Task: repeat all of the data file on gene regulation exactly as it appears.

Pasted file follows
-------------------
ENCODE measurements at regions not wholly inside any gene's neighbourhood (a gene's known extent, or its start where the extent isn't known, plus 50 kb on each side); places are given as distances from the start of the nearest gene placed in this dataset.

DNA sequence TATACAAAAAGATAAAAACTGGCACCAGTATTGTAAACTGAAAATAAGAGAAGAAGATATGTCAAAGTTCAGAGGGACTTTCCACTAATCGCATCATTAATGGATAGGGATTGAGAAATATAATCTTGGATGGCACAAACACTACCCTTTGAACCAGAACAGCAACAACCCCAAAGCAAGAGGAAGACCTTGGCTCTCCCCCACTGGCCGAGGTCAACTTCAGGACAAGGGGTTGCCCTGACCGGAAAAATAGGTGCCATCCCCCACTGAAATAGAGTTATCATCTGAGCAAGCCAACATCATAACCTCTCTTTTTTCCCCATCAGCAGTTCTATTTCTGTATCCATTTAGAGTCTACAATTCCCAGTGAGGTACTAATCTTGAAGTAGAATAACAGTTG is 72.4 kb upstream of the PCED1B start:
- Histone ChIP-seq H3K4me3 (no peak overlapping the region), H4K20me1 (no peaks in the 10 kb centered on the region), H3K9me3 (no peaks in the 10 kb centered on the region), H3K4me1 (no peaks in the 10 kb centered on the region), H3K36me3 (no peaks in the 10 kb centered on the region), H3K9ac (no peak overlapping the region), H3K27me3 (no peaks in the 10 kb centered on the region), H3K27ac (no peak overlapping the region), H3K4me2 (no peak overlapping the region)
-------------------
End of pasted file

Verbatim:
ENCODE measurements at regions not wholly inside any gene's neighbourhood (a gene's known extent, or its start where the extent isn't known, plus 50 kb on each side); places are given as distances from the start of the nearest gene placed in this dataset.

DNA sequence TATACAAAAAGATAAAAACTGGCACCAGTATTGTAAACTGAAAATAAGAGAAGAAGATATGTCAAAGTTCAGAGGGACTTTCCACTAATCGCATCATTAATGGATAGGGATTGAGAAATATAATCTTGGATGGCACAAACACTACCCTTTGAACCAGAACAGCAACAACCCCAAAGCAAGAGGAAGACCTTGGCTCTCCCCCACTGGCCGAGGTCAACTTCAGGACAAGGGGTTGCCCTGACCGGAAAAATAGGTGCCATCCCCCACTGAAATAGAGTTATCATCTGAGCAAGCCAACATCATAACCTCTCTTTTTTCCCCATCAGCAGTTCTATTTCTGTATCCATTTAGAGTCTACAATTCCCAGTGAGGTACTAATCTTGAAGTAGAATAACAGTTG is 72.4 kb upstream of the PCED1B start:
- Histone ChIP-seq H3K4me3 (no peak overlapping the region), H4K20me1 (no peaks in the 10 kb centered on the region), H3K9me3 (no peaks in the 10 kb centered on the region), H3K4me1 (no peaks in the 10 kb centered on the region), H3K36me3 (no peaks in the 10 kb centered on the region), H3K9ac (no peak overlapping the region), H3K27me3 (no peaks in the 10 kb centered on the region), H3K27ac (no peak overlapping the region), H3K4me2 (no peak overlapping the region)